DRIVEN: Mitsubishi L200
Could the L200 pickup be the ultimate vehicle for the working Dad?
It seems as if every pickup manufacturer is refreshing their model range, and now it’s Mitsubishi’s turn with its fifth-generation L200.
As the best-selling pickup truck in the UK, Mitsubishi hasn’t fiddled with what is clearly a winning formula too much, so this is very recognisably an L200 that’s going through evolution rather than revolution.
That means you’re looking at exterior styling that’s been brought up to date, and a quieter, more luxurious cabin that is intended to appeal to those considering a practical SUV. To help that appeal further, there’s a stiffened chassis along with revised suspension that promises to improve the ride and handling.
There’s certainly little in the way of body roll, which comes as something of a surprise, making the entire driving experience all the more composed. The steering even does something now, and there’s a reasonable amount of grip from the tyres, so bends are no longer something to be afraid of. There’s still a fair bit of arm flailing as you manoeuvre around tight spaces, but a best-in-class turning circle helps numb the pain.
Not that it’s tricky to drive. Central London may not be the natural environment for a massive pickup, but I ventured south and found the L200 to be something of an urban warrior. The sheer bulk of the thing is made easier to manage thanks to huge mirrors and good visibility, while light and predictable controls make snaking through the traffic a breeze.
Find some open roads and it’s not quite so convincing. In the more fuel-efficient rear-wheel drive mode it’s always eager to light up the rear tyres, thanks to there being so little weight over the axle. Switch to four-wheel drive and the problem is solved by a differential that puts 40% of the power to the front, but your economy suffers.
Your back might suffer too. As with many pickup trucks, its commercial origins are clear; a live rear axle and leaf springs combined with suspension designed to accommodate more than a tonne of whatever you put in the back of a pickup means it bounces down the road like a kangaroo on a pogo stick. It’s better at speed on the motorway, where it settles down nicely, but it’s never going to be a smooth as a proper SUV, or even a pickup like the Nissan Navara with its more road-friendly setup.
However, the L200 is a working vehicle, designed to haul whatever needs hauling over whatever surface it needs hauling across. That’s when the extra bits make sense, such as an anti-stall device that means it will climb hillsides without making the driver look silly, while the four-wheel drive system can be locked up and switched to a low ratio to climb over virtually anything you could throw at it.
That’s all facilitated by a 2.4-litre turbocharged diesel engine that produces a handy 178bhp. However, by 3,500rpm or so, the power disappears, so a quick change of gear is required to stay in the power band. To balance that, low-end power is prodigious and enables incredible flexibility.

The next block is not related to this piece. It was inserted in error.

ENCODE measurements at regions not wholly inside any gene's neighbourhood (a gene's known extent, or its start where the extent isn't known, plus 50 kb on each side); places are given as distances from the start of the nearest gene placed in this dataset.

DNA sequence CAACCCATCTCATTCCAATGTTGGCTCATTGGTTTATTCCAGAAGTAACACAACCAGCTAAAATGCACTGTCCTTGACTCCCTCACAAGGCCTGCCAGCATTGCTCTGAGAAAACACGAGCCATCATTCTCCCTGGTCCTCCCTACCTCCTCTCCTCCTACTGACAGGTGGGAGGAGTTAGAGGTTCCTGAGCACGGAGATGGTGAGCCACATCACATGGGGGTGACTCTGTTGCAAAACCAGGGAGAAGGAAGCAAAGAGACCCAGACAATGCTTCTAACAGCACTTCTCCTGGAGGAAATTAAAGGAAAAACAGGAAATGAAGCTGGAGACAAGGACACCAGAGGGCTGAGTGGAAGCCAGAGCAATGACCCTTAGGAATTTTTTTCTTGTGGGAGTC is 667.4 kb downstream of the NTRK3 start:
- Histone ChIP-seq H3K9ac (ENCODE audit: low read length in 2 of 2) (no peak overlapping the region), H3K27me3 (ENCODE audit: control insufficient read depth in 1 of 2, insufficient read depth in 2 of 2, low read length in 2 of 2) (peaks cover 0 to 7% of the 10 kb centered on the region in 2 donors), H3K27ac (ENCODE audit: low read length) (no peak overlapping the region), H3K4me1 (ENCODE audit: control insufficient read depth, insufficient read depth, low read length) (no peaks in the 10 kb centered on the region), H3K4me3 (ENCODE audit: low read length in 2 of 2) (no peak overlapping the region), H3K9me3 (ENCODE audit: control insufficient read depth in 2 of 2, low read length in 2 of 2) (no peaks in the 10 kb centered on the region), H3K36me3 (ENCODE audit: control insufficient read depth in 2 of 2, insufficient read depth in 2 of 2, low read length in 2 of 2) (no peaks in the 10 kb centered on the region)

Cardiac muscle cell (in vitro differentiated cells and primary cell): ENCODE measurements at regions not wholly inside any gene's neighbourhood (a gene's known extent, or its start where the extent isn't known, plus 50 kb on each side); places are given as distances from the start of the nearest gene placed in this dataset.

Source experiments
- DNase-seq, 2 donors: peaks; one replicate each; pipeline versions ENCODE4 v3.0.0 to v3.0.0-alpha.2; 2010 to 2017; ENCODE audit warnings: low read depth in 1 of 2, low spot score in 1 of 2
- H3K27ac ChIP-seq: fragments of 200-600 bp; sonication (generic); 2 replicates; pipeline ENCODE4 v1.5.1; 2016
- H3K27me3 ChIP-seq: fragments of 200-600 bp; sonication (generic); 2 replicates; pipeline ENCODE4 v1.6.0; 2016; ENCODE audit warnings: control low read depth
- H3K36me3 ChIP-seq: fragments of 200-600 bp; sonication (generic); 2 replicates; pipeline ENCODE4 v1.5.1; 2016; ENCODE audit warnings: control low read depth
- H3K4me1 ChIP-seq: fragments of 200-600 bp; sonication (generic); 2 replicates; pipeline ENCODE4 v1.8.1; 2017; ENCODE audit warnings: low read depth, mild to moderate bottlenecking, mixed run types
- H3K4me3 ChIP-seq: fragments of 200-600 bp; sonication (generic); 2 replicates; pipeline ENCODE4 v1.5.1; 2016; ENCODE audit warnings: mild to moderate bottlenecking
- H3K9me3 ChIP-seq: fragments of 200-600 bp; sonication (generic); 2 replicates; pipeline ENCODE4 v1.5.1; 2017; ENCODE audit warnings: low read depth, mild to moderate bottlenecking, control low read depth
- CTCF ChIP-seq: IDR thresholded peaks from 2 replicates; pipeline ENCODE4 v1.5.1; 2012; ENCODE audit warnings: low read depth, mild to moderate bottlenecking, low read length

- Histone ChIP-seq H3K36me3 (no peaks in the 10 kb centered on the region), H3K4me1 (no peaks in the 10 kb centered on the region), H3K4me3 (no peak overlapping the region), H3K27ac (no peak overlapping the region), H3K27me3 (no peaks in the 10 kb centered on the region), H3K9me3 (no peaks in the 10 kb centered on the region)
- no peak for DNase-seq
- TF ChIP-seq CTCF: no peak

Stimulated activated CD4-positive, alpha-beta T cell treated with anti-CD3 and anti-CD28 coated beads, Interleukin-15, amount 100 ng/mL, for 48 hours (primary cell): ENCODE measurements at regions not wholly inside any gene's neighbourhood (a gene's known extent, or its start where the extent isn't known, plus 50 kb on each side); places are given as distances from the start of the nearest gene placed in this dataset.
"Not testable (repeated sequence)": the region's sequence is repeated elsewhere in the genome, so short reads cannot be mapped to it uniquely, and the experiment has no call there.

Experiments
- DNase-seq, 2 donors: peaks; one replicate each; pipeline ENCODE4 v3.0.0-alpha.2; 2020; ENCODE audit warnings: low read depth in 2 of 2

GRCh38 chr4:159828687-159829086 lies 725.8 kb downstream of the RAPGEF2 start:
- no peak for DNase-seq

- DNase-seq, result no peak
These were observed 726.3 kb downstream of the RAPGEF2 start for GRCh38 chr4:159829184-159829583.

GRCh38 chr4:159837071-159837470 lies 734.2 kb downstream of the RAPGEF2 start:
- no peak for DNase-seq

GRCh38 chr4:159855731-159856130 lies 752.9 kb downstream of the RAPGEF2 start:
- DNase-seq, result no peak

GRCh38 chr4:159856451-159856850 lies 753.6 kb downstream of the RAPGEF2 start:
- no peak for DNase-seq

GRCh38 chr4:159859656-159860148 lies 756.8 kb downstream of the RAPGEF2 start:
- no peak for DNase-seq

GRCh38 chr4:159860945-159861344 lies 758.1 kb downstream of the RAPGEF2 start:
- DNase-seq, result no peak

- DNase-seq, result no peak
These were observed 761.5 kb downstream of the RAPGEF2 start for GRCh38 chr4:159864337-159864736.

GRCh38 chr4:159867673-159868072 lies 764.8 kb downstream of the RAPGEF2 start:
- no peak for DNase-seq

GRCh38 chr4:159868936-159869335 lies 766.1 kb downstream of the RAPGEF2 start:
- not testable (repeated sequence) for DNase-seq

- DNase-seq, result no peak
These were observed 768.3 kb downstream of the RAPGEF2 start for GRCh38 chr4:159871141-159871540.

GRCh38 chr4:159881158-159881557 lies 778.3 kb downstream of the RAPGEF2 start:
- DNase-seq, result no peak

Settle into a cruise and economy s pretty good, too. Mitsubishi claim 42.8mpg, while our test returned an impressive 36.9mpg, while CO2 emissions are as low as 173g/km. That makes little difference to the private buyer, as the commercial background of the L200 means you pay a fixed rate of tax unrelated to CO2 figures, currently £230 per year.
The interior is standard fare for this sort of vehicle; the trend is to move ever closer to an ordinary SUV, so that means there is a huge roster of equipment, especially on this Barbarian spec car. Sat-nav, a rear-view camera, cruise control, climate control, a DAB radio, Bluetooth and USB connectivity, auto wipers and lights, seven airbags and lane departure warning being amongst the standard kit.
There’s plenty of room too, with space in the rear able to accommodate three adults without too much difficulty. A secret storage area hides behind the rear seat back that holds a wheel wrench and jack, amongst other things.
The dashboard is pretty standard too, laid out exactly as you would expect a dashboard to be, although the plastics are best described as ‘rugged’. There’s certainly nothing that will frighten away anybody moving from a more conventional vehicle.
Is it all enough to draw customers in from their comfortable crossovers and SUVs? There’s no doubting that the big Mitsubishi will work exceptionally well for those that need a rugged workhorse - a load capacity of more than a tonne with the ability to take a Euro pallet sees to that - but private buyers might wish to consider a little longer exactly why they might need or want a pickup.
As improved as the L200 is over its predecessor, it’s still relatively agriculture compared to a Nissan Navara, and especially so compared to any of the myriad SUVs on the market. The ability to throw your bike in the back a couple of times over the summer might not balance out the relative thirst, rougher ride and more commercial interior than you’ll find in Mitsubishi’s own similarly priced Outlander.
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